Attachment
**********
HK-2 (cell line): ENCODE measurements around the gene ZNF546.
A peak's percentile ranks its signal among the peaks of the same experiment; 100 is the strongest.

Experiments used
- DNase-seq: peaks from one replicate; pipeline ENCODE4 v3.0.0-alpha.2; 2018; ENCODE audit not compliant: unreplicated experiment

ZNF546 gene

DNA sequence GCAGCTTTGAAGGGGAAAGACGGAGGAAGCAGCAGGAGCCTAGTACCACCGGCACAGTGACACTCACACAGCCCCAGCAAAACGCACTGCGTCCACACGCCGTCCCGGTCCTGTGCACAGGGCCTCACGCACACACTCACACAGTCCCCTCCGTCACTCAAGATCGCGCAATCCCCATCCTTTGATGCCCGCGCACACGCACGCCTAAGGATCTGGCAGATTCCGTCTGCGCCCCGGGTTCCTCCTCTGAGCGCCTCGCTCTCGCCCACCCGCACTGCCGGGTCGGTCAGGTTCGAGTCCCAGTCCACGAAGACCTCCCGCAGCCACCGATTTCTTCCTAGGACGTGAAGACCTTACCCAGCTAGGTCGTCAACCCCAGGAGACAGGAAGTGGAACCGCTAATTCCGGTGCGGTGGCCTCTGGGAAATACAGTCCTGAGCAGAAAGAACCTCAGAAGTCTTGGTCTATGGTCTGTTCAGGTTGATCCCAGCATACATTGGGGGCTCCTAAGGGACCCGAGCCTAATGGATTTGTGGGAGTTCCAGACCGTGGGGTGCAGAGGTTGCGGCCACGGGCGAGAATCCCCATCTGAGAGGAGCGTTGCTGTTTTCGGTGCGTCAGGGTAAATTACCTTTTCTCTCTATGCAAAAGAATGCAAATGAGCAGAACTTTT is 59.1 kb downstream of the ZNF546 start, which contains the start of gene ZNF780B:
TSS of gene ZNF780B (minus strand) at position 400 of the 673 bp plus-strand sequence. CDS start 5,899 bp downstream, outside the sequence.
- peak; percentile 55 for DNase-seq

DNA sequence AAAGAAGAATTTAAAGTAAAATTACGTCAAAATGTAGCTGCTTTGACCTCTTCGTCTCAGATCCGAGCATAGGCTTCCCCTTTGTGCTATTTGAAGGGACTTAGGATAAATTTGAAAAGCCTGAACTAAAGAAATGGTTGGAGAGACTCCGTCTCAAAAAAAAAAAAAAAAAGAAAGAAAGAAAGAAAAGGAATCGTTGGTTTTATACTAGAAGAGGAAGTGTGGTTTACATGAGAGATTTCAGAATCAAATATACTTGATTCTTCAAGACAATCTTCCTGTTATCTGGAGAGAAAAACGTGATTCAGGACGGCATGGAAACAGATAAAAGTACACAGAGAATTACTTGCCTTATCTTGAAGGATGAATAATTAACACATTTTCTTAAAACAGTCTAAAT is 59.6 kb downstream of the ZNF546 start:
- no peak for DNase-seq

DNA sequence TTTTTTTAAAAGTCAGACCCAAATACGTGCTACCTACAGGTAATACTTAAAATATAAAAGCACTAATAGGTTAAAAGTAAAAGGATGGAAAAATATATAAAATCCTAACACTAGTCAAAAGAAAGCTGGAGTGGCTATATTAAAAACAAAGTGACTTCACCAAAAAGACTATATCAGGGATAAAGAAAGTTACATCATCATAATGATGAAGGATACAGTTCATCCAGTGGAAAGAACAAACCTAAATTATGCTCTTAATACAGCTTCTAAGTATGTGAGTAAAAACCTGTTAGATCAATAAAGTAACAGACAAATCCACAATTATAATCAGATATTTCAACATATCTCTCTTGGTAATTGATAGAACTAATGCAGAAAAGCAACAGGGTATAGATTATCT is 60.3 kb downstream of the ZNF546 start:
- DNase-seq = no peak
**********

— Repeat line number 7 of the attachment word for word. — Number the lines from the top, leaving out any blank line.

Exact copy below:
TSS of gene ZNF780B (minus strand) at position 400 of the 673 bp plus-strand sequence. CDS start 5,899 bp downstream, outside the sequence.